Changes to constitution not always a good idea
I have been contemplating the sample ballot that I received for the upcoming election. I was fascinated by the number of Constitutional amendments on the ballot.
I wonder if we as an electorate have begun to take for granted the importance and the primacy of our state and national constitutions.
The constitutions were written as the documents that outline the very fundamentals of American government and American identity.
They are not documents to be taken lightly or used carelessly. In fact, they are the stuff of which this nation was built.
When our elected officials take office, they swear an oath to "preserve, protect and defend the Constitution of the United States."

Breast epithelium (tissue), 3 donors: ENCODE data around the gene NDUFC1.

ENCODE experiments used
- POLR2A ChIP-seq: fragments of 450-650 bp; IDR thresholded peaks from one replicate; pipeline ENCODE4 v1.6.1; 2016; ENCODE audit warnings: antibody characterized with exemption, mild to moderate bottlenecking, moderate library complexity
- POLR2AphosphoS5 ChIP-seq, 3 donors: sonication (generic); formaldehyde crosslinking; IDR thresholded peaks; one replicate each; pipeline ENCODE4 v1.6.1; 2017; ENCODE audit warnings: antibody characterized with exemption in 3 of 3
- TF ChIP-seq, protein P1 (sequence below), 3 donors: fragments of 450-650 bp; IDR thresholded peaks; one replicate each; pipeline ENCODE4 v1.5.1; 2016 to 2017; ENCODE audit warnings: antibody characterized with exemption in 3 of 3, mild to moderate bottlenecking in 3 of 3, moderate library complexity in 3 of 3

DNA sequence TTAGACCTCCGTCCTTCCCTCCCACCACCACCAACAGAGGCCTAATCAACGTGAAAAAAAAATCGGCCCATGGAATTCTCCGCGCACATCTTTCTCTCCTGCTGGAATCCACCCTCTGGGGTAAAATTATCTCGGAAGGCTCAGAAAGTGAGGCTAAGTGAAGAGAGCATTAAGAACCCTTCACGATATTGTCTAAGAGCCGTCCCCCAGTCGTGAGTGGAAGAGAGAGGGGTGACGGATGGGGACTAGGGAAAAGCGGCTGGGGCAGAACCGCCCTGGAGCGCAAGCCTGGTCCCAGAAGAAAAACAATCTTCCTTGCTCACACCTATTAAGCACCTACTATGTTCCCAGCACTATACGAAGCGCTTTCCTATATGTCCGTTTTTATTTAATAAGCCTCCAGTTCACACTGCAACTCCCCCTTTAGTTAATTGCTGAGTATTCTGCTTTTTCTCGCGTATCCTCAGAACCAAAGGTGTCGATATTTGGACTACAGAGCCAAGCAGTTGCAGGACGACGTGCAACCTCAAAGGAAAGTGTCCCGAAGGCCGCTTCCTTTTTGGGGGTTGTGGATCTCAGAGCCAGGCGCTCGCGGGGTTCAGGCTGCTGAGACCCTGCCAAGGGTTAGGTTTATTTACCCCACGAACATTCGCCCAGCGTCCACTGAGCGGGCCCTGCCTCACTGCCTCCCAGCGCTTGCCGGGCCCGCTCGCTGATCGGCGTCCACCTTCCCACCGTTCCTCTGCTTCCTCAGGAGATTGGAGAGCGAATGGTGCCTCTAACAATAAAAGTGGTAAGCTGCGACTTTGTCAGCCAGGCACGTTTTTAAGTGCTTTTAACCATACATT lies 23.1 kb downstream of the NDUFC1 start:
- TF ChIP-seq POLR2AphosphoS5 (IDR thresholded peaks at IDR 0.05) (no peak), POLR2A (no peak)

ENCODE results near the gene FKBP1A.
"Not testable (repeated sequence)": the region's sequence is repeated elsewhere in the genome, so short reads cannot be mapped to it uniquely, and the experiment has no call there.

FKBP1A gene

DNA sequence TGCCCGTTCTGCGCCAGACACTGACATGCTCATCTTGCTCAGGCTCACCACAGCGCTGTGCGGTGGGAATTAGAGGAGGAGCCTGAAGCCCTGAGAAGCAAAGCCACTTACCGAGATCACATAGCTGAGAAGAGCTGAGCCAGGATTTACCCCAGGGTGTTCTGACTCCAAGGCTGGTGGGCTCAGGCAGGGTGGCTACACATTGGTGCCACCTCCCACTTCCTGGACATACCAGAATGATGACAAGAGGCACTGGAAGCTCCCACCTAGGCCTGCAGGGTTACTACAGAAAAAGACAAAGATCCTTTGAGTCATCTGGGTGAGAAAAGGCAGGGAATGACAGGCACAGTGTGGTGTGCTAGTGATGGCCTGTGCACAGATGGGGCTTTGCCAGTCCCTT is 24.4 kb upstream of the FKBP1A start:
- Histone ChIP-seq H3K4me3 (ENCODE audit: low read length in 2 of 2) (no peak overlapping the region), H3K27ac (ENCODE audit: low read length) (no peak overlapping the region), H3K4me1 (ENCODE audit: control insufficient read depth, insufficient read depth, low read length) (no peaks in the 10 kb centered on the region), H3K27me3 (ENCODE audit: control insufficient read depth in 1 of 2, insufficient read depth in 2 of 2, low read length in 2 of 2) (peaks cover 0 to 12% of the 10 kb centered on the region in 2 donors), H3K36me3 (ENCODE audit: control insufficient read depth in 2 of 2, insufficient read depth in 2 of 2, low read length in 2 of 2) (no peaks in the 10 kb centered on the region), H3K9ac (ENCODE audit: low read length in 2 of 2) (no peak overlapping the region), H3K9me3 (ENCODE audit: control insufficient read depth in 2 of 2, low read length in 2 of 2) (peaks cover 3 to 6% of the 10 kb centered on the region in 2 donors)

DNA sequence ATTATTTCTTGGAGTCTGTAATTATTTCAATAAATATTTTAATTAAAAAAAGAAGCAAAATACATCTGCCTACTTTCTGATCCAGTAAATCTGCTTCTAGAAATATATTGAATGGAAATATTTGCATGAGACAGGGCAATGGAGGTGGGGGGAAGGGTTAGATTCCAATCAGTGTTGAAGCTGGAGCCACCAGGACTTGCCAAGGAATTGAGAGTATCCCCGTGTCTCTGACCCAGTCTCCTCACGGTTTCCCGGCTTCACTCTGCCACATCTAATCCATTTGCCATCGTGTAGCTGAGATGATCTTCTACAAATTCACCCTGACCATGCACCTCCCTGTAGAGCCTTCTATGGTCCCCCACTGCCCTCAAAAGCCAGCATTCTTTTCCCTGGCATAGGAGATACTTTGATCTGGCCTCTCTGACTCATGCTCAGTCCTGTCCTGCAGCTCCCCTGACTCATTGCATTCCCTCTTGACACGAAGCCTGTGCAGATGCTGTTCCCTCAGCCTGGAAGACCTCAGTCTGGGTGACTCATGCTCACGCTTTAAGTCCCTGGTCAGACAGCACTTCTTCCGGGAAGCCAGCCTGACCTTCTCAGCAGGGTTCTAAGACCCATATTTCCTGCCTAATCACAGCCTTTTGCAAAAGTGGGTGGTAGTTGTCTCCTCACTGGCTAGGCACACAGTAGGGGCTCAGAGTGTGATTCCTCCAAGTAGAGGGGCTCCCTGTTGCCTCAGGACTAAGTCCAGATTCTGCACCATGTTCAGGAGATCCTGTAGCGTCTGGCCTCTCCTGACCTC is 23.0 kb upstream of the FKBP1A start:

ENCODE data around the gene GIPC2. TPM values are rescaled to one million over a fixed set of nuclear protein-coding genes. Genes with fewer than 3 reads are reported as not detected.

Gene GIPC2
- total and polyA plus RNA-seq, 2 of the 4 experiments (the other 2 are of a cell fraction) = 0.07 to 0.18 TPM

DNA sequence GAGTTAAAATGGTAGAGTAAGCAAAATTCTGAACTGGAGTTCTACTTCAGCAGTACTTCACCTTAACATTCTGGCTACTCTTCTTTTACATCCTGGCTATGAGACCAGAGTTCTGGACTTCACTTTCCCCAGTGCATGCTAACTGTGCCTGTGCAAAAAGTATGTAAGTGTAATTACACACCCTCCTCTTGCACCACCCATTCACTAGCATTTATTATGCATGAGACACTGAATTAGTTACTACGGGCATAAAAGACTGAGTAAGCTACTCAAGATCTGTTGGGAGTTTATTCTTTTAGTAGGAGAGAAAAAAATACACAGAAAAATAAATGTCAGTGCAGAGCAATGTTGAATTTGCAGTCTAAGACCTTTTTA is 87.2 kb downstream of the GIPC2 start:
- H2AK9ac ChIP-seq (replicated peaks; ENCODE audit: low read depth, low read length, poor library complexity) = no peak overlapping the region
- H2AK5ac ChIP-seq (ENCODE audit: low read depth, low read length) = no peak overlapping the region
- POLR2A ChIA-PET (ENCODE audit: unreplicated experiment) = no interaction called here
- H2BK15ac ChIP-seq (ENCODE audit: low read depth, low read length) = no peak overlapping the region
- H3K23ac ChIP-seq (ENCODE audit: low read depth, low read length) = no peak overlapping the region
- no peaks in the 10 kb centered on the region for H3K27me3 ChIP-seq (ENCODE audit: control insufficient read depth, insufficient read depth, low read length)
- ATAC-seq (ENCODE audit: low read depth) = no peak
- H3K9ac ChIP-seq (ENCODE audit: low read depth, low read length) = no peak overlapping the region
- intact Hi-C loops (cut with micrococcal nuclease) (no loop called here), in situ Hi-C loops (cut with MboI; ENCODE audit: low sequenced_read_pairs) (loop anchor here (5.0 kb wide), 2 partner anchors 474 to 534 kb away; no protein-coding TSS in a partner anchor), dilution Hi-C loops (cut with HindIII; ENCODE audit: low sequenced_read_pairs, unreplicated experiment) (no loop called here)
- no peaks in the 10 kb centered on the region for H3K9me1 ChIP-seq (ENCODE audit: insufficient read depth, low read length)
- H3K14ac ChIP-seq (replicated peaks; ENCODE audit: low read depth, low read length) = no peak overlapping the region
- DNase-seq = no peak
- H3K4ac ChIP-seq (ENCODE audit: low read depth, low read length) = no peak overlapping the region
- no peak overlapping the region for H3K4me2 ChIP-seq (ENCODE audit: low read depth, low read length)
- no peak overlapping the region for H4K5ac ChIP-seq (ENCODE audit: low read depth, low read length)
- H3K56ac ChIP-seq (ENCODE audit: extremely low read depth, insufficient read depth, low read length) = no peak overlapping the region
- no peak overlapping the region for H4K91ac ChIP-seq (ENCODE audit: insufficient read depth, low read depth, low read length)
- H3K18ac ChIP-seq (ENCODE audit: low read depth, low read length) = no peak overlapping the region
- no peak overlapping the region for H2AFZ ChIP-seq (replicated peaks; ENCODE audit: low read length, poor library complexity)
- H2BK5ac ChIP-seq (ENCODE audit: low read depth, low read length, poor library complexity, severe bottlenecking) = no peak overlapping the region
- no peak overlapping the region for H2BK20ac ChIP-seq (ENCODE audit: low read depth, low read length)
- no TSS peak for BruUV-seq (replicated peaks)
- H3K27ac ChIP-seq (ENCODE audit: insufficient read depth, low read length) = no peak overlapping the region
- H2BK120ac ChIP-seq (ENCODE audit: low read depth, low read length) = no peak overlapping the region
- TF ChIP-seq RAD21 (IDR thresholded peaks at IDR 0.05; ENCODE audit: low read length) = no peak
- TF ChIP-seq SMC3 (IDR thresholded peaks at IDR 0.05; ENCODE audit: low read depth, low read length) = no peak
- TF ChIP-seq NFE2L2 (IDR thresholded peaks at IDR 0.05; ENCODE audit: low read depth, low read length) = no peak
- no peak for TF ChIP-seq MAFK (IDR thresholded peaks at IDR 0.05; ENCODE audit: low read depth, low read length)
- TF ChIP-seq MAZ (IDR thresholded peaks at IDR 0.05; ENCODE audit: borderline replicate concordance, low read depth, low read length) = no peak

Could it be that it may be time that we, the citizenry, need to take that oath too? Perhaps we need to rethink our viewpoint on the Constitution.
The national Constitution and the state constitutions are not documents to be trivialized by a multitude of amendments.
As I read this ballot, I was surprised that I felt that every one of the proposed amendments could be considered and decided by legislation. If necessary, legislation could be taken to our courts for evaluation.
Sometimes it sounds good to us to say that we want to amend the constitution, but that would to amend the very form of our government.
Perhaps we need to "preserve, protect and defend the Constitution" from ourselves.